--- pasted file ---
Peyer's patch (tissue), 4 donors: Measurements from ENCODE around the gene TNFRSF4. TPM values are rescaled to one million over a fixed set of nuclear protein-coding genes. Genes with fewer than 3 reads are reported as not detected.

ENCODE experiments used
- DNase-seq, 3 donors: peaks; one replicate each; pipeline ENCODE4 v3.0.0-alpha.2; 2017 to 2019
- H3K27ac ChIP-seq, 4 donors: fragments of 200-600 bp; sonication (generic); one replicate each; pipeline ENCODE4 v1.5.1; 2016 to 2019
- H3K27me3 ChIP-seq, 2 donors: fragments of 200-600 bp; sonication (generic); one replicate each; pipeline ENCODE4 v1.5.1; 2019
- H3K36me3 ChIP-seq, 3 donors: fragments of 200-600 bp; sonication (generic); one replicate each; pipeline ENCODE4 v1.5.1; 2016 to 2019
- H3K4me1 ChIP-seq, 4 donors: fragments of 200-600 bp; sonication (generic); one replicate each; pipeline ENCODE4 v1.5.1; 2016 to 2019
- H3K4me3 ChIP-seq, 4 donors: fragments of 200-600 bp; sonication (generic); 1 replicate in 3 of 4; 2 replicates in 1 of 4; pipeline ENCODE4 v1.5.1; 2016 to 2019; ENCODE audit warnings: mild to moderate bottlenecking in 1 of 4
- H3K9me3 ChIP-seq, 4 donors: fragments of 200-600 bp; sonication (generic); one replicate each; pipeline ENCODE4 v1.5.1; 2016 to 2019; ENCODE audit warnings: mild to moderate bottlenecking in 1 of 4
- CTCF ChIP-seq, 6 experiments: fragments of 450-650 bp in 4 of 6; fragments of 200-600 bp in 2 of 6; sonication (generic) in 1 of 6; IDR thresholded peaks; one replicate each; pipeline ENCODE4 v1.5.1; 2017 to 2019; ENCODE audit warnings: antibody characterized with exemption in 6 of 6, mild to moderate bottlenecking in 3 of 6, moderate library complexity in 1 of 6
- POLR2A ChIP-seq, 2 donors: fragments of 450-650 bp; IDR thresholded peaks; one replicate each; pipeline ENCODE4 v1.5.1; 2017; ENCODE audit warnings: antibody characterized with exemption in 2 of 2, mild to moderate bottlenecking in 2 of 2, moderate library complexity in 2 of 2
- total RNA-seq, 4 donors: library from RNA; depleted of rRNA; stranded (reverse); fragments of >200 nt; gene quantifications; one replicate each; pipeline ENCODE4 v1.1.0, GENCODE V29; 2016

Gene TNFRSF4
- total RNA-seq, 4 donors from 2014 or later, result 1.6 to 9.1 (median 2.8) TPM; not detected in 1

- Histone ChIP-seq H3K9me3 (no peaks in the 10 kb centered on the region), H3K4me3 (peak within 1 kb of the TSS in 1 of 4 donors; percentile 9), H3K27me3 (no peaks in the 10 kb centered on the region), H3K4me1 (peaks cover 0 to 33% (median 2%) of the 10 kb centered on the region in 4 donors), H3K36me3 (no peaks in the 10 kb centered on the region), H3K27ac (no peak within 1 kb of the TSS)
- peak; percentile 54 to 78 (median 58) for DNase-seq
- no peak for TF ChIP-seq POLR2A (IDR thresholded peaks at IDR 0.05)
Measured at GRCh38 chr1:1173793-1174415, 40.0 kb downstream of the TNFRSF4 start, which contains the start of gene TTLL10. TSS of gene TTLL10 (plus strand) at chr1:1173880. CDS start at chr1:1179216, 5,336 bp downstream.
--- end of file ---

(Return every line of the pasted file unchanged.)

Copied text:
Peyer's patch (tissue), 4 donors: Measurements from ENCODE around the gene TNFRSF4. TPM values are rescaled to one million over a fixed set of nuclear protein-coding genes. Genes with fewer than 3 reads are reported as not detected.

ENCODE experiments used
- DNase-seq, 3 donors: peaks; one replicate each; pipeline ENCODE4 v3.0.0-alpha.2; 2017 to 2019
- H3K27ac ChIP-seq, 4 donors: fragments of 200-600 bp; sonication (generic); one replicate each; pipeline ENCODE4 v1.5.1; 2016 to 2019
- H3K27me3 ChIP-seq, 2 donors: fragments of 200-600 bp; sonication (generic); one replicate each; pipeline ENCODE4 v1.5.1; 2019
- H3K36me3 ChIP-seq, 3 donors: fragments of 200-600 bp; sonication (generic); one replicate each; pipeline ENCODE4 v1.5.1; 2016 to 2019
- H3K4me1 ChIP-seq, 4 donors: fragments of 200-600 bp; sonication (generic); one replicate each; pipeline ENCODE4 v1.5.1; 2016 to 2019
- H3K4me3 ChIP-seq, 4 donors: fragments of 200-600 bp; sonication (generic); 1 replicate in 3 of 4; 2 replicates in 1 of 4; pipeline ENCODE4 v1.5.1; 2016 to 2019; ENCODE audit warnings: mild to moderate bottlenecking in 1 of 4
- H3K9me3 ChIP-seq, 4 donors: fragments of 200-600 bp; sonication (generic); one replicate each; pipeline ENCODE4 v1.5.1; 2016 to 2019; ENCODE audit warnings: mild to moderate bottlenecking in 1 of 4
- CTCF ChIP-seq, 6 experiments: fragments of 450-650 bp in 4 of 6; fragments of 200-600 bp in 2 of 6; sonication (generic) in 1 of 6; IDR thresholded peaks; one replicate each; pipeline ENCODE4 v1.5.1; 2017 to 2019; ENCODE audit warnings: antibody characterized with exemption in 6 of 6, mild to moderate bottlenecking in 3 of 6, moderate library complexity in 1 of 6
- POLR2A ChIP-seq, 2 donors: fragments of 450-650 bp; IDR thresholded peaks; one replicate each; pipeline ENCODE4 v1.5.1; 2017; ENCODE audit warnings: antibody characterized with exemption in 2 of 2, mild to moderate bottlenecking in 2 of 2, moderate library complexity in 2 of 2
- total RNA-seq, 4 donors: library from RNA; depleted of rRNA; stranded (reverse); fragments of >200 nt; gene quantifications; one replicate each; pipeline ENCODE4 v1.1.0, GENCODE V29; 2016

Gene TNFRSF4
- total RNA-seq, 4 donors from 2014 or later, result 1.6 to 9.1 (median 2.8) TPM; not detected in 1

- Histone ChIP-seq H3K9me3 (no peaks in the 10 kb centered on the region), H3K4me3 (peak within 1 kb of the TSS in 1 of 4 donors; percentile 9), H3K27me3 (no peaks in the 10 kb centered on the region), H3K4me1 (peaks cover 0 to 33% (median 2%) of the 10 kb centered on the region in 4 donors), H3K36me3 (no peaks in the 10 kb centered on the region), H3K27ac (no peak within 1 kb of the TSS)
- peak; percentile 54 to 78 (median 58) for DNase-seq
- no peak for TF ChIP-seq POLR2A (IDR thresholded peaks at IDR 0.05)
Measured at GRCh38 chr1:1173793-1174415, 40.0 kb downstream of the TNFRSF4 start, which contains the start of gene TTLL10. TSS of gene TTLL10 (plus strand) at chr1:1173880. CDS start at chr1:1179216, 5,336 bp downstream.